Living the life of discipleship means losing your life, sacrificing your own personal success and achievement in sacrificial love for others. You might gain the whole world, but to what end, if you forfeit your life? If you want to save your life, you must lose it for the sake of the gospel. You must take up your own cross, take the journey that may bring you suffering because it leads through suffering to the saving grace of redemption and resurrection. The salvation of the cross happens for us, but also through and within us. Do we have to suffer all that Jesus suffered? No, but the road through life is painful at times for us all; and each of us can know that God understands what we have suffered.

The writers of the New Testament, and all the theologians since, have tried to explain what happened on the cross. Paul’s letters had already worked out saving work of the crucifixion and the Good News of Christ’s death and resurrection long before Mark wrote down this Gospel. Already the church had formed and begun to preserve and interpret the meaning of the cross. But as one recent writer explains, “Mark has put this teaching moment of Jesus with his disciples and with those who desired to become his disciples at the center of his Gospel.”[3] The first call to ministry was not to ordination, or to teach theology, or even to be apostles; it was to be disciples, to deny themselves, take up their cross and follow Jesus on the journey of faith.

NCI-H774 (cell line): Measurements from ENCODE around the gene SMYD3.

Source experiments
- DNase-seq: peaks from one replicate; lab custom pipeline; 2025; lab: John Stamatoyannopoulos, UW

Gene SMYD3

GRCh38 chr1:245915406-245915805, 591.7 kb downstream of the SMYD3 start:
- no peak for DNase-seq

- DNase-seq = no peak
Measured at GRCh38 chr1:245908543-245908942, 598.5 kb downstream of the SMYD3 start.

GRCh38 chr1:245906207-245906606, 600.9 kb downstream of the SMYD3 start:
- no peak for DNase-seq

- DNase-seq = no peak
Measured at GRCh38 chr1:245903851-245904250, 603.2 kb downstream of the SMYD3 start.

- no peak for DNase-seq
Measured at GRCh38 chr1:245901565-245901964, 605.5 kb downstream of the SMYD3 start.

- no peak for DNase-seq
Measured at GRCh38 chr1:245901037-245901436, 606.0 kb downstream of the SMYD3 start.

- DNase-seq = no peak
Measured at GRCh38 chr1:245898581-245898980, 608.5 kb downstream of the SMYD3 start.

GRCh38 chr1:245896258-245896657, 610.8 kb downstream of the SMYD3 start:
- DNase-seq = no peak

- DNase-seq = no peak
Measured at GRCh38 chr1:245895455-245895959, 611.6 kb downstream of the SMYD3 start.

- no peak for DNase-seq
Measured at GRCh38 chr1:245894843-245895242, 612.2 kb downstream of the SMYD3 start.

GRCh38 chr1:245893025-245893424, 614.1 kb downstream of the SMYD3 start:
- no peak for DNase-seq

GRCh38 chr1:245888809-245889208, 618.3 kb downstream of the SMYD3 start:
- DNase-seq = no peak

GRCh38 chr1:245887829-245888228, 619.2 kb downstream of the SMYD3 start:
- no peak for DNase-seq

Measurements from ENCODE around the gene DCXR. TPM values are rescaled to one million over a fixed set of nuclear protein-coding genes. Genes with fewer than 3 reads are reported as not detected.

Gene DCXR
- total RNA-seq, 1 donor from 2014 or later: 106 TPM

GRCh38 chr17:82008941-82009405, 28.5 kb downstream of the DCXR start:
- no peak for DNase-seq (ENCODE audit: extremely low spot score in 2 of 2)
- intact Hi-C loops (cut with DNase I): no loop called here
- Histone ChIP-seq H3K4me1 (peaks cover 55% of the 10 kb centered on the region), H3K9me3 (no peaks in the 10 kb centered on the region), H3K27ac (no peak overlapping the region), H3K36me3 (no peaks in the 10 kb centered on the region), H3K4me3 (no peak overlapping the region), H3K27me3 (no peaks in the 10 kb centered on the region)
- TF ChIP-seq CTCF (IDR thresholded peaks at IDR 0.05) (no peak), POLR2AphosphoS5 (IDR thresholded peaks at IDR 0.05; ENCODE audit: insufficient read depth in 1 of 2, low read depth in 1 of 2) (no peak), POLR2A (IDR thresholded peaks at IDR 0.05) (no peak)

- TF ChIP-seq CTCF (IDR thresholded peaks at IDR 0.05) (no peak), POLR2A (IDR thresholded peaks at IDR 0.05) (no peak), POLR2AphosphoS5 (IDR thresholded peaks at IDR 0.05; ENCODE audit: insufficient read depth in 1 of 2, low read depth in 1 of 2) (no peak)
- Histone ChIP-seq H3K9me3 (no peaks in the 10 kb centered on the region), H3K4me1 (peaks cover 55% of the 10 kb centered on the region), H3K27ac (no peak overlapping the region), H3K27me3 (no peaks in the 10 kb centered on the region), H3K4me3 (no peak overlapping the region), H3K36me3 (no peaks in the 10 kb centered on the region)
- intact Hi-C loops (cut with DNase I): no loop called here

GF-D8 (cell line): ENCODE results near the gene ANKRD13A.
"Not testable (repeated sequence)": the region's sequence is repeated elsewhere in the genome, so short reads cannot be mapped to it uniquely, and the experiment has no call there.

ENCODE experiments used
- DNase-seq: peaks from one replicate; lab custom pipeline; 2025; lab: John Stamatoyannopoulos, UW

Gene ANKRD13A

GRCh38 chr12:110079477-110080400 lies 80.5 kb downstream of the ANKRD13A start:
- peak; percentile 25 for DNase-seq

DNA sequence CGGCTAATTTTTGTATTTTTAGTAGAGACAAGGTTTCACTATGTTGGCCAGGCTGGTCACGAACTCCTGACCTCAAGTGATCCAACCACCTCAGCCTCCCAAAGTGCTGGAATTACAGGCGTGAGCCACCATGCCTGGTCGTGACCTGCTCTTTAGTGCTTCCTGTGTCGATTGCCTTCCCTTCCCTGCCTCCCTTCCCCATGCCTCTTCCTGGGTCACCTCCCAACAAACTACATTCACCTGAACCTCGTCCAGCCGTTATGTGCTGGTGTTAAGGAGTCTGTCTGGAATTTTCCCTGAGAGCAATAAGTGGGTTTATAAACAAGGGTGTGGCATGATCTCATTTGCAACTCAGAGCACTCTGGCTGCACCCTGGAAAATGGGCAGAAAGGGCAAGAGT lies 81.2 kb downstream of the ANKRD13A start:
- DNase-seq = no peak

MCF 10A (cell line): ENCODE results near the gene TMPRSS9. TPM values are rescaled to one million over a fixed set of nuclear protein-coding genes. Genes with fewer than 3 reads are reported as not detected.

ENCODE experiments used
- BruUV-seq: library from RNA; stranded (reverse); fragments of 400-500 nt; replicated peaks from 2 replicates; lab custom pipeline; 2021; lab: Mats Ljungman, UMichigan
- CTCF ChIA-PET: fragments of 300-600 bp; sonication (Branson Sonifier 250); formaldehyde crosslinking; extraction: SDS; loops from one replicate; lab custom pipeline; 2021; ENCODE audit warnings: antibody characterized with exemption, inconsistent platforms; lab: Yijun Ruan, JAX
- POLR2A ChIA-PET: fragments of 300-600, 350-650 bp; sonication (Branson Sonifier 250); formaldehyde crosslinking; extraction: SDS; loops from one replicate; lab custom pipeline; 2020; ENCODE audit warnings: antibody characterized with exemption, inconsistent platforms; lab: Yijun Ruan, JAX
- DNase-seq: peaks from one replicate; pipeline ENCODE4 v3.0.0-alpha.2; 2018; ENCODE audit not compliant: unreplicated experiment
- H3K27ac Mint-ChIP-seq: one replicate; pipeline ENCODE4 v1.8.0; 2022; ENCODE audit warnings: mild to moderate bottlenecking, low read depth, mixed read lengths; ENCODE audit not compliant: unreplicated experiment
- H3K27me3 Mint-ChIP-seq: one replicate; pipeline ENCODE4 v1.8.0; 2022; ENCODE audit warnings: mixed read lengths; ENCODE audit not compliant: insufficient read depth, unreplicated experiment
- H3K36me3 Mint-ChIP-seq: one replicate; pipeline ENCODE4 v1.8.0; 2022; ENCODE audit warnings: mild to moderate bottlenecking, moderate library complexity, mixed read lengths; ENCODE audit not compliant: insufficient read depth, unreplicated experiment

To get to the meaning of our own crosses, we need to have an understanding of the cross of Christ. A Lutheran Pastor from Denver, Nadia Bolz-Weber, was interviewed for a film series called The Work of the People. In the segment entitled “The Antidote,” she explores what happened on the cross. She remarks that “I’ve always felt like the cross was about God saying, ‘I’d rather die than be in the sin-accounting business anymore.’”[4] Jesus doesn’t condemn, let alone do violence to, his own crucifiers. To have all the power of the universe, to be entirely justified in using it, and to choose not to. Incredible. How incredibly redemptive.